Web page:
Chris Freind: Duchess Kate: May we have another?

By Chris Freind

Dear Duchess Kate,

Congratulations on your new baby — and our new hope!

We know you have your hands full, but at the risk of sounding anxious, please do us a favor — have another child. Quickly. And two or three more after that. Perhaps more than anyone else on the planet, you hold the key, by your position and charisma, to lead us out of our literal death spiral. The negative birthrates of Europe, Japan, and yes, America, have placed us on a collision course with the end of an empire — not colonialism, but the greatest, most benevolent civilizations the world has ever known. Not to heap any more pressure on you, but freedom, respect for the rule of law, and the spirit of nationalism hang in the balance.

Oh, in case you’re having trouble agreeing on a name, Prince Christopher has a nice ring to it.


The West

Interestingly, the bankruptcy of Detroit and the new royal baby — assuming William and Kate are not one-and-done-ers — are interrelated. If the royal couple can inspire those in negative-birthrate countries to once again go forth and procreate, tragedies like the one in Detroit could be avoided in the future.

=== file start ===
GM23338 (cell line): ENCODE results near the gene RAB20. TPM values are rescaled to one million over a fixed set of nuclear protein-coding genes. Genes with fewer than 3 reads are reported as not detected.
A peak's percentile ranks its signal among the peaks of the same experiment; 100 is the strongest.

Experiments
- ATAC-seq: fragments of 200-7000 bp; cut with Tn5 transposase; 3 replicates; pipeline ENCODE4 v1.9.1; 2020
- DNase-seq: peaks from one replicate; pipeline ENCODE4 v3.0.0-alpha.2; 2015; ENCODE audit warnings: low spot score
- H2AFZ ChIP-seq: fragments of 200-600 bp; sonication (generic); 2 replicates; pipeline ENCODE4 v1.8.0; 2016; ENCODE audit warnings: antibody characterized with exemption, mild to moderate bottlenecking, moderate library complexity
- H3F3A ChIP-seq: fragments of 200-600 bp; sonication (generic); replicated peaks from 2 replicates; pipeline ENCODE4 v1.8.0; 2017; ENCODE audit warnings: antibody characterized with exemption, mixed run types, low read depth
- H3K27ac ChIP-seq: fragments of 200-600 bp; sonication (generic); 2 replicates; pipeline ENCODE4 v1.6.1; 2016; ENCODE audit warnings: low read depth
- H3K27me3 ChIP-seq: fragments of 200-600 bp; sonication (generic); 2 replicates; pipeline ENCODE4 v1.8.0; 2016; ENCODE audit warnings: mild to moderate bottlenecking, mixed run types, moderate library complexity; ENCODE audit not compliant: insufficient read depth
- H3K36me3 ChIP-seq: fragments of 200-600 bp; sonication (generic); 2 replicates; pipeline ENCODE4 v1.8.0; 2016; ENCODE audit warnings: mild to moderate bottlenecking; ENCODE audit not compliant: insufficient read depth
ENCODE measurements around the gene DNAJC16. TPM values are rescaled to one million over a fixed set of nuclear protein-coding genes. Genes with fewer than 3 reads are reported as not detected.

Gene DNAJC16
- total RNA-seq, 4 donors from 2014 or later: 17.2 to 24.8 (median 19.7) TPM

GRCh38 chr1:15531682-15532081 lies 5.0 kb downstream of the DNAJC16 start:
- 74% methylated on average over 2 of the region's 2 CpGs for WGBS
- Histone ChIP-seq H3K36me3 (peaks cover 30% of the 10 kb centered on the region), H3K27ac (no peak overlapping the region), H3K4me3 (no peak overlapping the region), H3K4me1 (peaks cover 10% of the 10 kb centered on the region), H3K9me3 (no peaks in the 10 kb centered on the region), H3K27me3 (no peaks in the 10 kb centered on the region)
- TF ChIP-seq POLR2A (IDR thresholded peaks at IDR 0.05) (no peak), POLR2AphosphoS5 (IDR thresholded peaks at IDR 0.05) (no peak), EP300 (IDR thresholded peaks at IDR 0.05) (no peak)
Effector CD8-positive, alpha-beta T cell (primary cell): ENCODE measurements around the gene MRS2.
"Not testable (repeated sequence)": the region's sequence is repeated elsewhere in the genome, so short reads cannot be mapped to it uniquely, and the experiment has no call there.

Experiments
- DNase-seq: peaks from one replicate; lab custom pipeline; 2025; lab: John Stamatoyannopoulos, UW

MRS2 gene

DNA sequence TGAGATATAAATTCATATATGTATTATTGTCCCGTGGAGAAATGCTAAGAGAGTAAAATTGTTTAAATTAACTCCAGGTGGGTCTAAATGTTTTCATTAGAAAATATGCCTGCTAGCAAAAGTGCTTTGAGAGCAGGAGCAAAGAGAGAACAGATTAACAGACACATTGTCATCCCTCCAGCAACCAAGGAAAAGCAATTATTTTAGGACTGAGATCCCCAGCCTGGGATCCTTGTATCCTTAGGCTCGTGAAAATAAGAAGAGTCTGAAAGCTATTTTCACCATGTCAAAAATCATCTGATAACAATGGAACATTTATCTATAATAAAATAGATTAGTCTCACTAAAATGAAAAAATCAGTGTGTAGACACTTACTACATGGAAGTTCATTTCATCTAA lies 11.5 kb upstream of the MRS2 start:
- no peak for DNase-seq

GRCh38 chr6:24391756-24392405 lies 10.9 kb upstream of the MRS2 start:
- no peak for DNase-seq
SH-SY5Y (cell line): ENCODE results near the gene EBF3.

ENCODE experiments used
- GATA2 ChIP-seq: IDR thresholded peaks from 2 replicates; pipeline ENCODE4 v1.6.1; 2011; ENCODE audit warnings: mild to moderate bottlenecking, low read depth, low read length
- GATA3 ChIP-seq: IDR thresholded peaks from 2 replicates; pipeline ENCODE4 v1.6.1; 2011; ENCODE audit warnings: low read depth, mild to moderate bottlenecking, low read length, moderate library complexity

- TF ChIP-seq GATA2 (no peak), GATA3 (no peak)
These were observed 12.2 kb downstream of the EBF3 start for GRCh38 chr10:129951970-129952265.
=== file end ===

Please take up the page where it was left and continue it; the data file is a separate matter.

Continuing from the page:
Detroit, like most big American cities (and many European countries), has been horrifically managed for decades. As despair increased due to lack of jobs, productive workers left for greener pastures, such as Texas and Arizona, where job growth has been explosive. Those left behind, from retirees to those unwilling to start a family (thus no future workers), could not afford the escalating pension obligations and other costs that always accompany the promise of a “guaranteed” social safety net.

The result? Collapse.

It’s no different in Western nations whose economies are hanging by a thread — tragedies of their own making because of ill-advised cultural, economic and political decisions. As a result, birthrates have been steadily plummeting, and all have fallen well below the 2.1 children per family threshold necessary just to achieve zero population growth.

For nations in this precarious situation, there are three courses of action, but only one true solution:

1. They can import labor, typically from Asia, Africa and the Middle East. This massive immigration flow, particularly in Europe, produces a destabilizing effect in those countries because most permanent foreign workers have no desire to assimilate and become “European.” Instead, they often view Euro-culture with outright disdain, despite enjoying freedoms most would never even dream about in their home countries. It is similar, but not quite as pronounced — yet — in America, with millions of illegal immigrants swearing allegiance to countries other than the United States.